https://jesphys.ut.ac.ir/article_50635_127606fddc0cf5dcabc5fc3121dbb5c2.pdf
2014-06-22
97
111
10.22059/jesphys.2014.50635
gravity anomaly
Geodesy
Geophysics
Bouguer
Indirect effect
M.
Goli
goli@shahroodut.ac.ir
1
دانشکده مهندسی عمران، دانشگاه صنعتی شاهرود
LEAD_AUTHOR
ORIGINAL_ARTICLE
Ellipsoidal approximation of the topographical effects in the Earth's gravity field modelling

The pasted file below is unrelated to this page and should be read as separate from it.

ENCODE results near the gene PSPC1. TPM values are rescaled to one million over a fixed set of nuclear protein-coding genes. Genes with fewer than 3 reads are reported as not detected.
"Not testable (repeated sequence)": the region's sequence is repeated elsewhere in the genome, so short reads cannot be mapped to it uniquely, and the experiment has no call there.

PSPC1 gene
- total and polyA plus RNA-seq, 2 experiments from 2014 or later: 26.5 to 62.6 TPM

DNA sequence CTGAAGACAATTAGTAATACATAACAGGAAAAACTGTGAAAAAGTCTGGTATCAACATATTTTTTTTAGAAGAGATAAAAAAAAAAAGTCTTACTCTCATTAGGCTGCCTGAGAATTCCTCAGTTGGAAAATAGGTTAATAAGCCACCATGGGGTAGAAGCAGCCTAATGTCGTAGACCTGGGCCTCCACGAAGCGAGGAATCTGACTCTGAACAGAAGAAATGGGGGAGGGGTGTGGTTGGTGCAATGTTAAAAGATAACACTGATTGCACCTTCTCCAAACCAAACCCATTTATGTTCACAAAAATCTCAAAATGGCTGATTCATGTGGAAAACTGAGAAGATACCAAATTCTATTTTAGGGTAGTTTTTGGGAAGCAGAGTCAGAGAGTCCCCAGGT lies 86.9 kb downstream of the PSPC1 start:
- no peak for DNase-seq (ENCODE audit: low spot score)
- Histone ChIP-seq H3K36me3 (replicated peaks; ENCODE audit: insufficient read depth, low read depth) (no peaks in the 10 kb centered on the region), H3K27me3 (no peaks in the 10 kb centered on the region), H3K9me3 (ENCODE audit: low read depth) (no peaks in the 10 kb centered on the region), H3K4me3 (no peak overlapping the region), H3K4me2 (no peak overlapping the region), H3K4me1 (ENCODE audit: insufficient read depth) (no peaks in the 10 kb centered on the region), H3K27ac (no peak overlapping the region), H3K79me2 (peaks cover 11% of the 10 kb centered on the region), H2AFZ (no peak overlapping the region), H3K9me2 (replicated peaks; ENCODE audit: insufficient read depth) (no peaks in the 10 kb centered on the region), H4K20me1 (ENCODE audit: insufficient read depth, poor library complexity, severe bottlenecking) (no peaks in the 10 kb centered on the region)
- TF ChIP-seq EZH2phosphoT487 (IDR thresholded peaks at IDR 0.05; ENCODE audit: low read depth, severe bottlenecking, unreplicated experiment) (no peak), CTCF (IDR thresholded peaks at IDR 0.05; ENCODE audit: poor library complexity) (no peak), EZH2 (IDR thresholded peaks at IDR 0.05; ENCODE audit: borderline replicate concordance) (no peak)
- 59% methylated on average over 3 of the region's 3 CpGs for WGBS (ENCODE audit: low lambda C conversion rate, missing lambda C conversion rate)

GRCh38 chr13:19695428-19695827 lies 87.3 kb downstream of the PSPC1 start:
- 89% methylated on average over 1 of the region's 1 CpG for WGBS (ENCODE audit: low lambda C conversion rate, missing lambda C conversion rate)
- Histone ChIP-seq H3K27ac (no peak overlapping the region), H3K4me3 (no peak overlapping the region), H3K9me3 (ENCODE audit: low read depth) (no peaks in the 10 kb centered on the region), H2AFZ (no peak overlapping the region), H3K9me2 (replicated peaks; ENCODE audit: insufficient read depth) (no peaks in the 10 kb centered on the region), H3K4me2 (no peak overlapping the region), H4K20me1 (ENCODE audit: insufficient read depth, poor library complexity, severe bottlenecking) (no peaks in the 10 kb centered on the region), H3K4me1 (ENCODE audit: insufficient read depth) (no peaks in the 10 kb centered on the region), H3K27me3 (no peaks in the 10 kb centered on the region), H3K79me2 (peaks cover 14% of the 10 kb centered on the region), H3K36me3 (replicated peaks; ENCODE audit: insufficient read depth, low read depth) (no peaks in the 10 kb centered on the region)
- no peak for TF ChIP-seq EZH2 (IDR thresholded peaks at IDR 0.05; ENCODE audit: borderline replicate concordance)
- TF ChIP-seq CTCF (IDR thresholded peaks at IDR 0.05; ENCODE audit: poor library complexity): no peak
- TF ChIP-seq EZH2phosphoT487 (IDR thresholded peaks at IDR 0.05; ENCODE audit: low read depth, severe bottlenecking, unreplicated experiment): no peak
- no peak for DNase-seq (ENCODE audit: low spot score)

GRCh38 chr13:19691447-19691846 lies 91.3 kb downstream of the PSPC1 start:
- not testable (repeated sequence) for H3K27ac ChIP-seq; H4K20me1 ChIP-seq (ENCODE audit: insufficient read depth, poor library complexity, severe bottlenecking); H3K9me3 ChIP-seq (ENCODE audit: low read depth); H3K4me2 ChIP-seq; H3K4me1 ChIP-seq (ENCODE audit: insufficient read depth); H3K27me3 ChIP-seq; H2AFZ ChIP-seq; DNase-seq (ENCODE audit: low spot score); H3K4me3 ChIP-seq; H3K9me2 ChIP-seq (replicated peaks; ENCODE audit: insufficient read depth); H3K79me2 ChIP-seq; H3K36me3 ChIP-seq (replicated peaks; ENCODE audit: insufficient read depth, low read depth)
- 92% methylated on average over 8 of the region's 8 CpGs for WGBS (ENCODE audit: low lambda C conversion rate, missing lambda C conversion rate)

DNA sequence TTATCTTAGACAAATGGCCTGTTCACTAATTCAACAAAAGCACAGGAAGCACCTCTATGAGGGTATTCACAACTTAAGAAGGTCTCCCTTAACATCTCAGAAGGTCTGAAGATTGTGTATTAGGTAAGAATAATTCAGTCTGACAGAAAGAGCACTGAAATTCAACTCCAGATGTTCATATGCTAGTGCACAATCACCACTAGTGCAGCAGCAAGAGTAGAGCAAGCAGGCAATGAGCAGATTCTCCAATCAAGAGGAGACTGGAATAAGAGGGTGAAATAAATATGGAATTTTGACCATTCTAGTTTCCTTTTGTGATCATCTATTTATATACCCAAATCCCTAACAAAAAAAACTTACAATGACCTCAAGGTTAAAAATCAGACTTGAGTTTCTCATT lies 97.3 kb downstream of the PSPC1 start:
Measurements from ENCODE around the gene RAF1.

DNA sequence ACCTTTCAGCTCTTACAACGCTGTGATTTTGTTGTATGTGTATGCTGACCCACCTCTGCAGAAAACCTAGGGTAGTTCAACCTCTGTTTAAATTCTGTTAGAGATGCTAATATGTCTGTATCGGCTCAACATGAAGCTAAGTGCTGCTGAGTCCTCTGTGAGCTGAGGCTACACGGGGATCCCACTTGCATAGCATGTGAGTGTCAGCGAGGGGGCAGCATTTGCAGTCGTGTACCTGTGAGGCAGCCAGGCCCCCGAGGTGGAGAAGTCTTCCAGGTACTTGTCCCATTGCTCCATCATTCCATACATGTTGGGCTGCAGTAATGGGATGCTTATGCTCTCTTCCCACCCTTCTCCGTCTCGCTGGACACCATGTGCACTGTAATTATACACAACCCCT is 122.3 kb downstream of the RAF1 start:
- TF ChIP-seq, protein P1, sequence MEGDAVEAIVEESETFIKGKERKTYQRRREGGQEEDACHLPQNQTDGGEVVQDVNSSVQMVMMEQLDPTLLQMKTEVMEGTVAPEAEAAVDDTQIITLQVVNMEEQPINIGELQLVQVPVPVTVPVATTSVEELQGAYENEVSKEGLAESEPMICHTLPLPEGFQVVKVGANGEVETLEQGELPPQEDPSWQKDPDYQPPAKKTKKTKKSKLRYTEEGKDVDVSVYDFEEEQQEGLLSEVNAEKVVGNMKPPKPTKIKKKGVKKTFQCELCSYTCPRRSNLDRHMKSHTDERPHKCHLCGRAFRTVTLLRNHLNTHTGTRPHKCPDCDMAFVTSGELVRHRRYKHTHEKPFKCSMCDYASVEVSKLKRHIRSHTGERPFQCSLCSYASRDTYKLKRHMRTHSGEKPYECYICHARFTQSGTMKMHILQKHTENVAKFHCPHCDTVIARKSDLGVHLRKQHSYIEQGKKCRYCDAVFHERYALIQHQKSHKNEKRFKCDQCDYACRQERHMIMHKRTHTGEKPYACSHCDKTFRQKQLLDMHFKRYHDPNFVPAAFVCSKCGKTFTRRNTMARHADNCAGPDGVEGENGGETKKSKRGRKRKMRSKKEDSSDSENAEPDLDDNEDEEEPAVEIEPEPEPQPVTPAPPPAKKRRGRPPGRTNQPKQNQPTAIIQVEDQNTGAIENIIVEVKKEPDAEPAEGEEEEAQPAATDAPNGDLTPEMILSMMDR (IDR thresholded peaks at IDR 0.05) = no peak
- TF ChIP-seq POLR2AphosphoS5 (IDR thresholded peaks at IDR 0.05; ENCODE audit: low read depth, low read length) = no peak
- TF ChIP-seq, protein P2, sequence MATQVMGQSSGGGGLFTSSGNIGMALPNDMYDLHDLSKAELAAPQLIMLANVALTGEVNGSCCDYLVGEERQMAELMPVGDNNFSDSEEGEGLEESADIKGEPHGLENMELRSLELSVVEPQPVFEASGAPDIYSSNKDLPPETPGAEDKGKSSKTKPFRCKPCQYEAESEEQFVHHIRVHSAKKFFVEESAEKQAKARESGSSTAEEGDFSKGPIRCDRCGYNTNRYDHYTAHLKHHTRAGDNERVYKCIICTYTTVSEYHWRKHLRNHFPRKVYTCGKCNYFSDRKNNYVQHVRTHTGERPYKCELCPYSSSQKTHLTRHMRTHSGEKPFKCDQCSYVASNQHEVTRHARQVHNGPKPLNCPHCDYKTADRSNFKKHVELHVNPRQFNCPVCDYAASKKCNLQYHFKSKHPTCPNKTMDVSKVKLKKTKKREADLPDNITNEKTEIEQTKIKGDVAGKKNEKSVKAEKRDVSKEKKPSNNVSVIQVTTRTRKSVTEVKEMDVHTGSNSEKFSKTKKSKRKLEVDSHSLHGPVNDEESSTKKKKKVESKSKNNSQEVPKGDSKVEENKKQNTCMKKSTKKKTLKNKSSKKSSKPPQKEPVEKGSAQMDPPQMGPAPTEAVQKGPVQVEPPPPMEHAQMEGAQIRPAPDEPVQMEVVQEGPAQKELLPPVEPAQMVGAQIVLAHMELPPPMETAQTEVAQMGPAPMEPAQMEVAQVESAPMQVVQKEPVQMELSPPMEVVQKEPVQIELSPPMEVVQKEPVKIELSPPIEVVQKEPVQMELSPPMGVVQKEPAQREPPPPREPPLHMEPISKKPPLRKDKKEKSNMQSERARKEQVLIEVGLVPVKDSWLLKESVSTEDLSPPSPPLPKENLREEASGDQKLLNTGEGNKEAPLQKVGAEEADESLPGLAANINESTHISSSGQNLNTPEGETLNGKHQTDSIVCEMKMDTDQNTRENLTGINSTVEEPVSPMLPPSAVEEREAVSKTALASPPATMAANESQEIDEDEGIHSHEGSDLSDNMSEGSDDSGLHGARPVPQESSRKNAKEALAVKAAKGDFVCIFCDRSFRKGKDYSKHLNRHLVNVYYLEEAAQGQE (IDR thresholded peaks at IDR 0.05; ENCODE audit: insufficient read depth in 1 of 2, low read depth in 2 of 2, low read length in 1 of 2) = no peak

The topographical effect is one component of the Earth's gravity field that needs to be reliably evaluated in the gravity field modeling. The topographical effect can be numerically evaluated from the knowledge of a Digital Terrain Models (DTM). After the Satellite positioning system, e.g., GPS, the computation points as well as DTMs present/convert in Gauss ellipsoidal (geodetic) coordinates system, λ, φ and h called ellipsoidal longitude, longitude and height, respectively. So far, the planar and spherical models of the topography are frequently used for computation of the effect of topographical masses in geodesy and geophysics. In practice, the planar model is widely used in the evaluation of the classical terrain correction. Vanicek et al. (2001) indicated that the planar model of topography (in form of infinite Bouguer plate) cannot be applied for the solution of the geodetic boundary value problem. Also, spherical approximation of the topography may be insufficient for precise determination of the 1cm-geoid. Moreover, the interested points on and above the Earth’s surface as well as the DTMs are presented in geodetic coordinate system. Therefore the Newton's integral and related formulas should be evaluated in terms of the geodetic coordinates system. In this study, a new exact ellipsoidal formula for potential of topography and its vertical gradient, as well as for second Helmert condensation topography effects are derived. The Newton's integral for computation of the gravitational potential and its vertical gradient has a weak singularity when the computation point is close to the integration point. According to Martinec (1998), the singularity is removed from the numerical integration using the Cauchy algorithm by adding and subtracting the Bouguer terms (the singularity contribution). In ellipsoidal approximation, the Bouguer terms are computed from an ellipsoidal shell. The ellipsoidal shell is sufficiently approximated by a shell bounded by two concentric, similar ellipsoids that so called homoeoid. The thickness of homoeoid is equal to ellipsoidal height of topography at the interest point. The roughness terms, due to deficiency of the ellipsoidal Bouguer shell can be evaluated by direct numerical integration. The results of two spherical and ellipsoidal models are numerically investigated in Iran (the highest peak exceeds 5000 m). The selected test area extends from 24° to 40° northern latitudes and from 44° to 60° eastern longitudes. Near zone of topographical integrals extends to 4° and the far zone from 4° to 180°. Near distant is divided into three zones. 1- Innermost zone to 15 minute, 2- middle zone to 1°, and outer zone from 1° to 4°. The contribution of Innermost, middle and outer zones is computed by 3", 30" and 5' DEMs. Far zone effect is computed by integration over a 30' DTM. The numerical results indicate that the magnitudes of ellipsoidal corrections (difference between ellipsoidal and spherical solutions) are small. The main bulk of this correction is long wavelength and is due to Bouguer and distance zone contributions. Therefore the ellipsoidal correction can be sufficiently used for regional and global applications such as regional Earth's gravity field approximation. Since for the compilation of 1cm geoid, the gravity with a precision better than 10 µGal is needed (Martinec, 1998), the ellipsoidal approximation of topography must be used in precise geoid computation particularly in rugged mountainous area.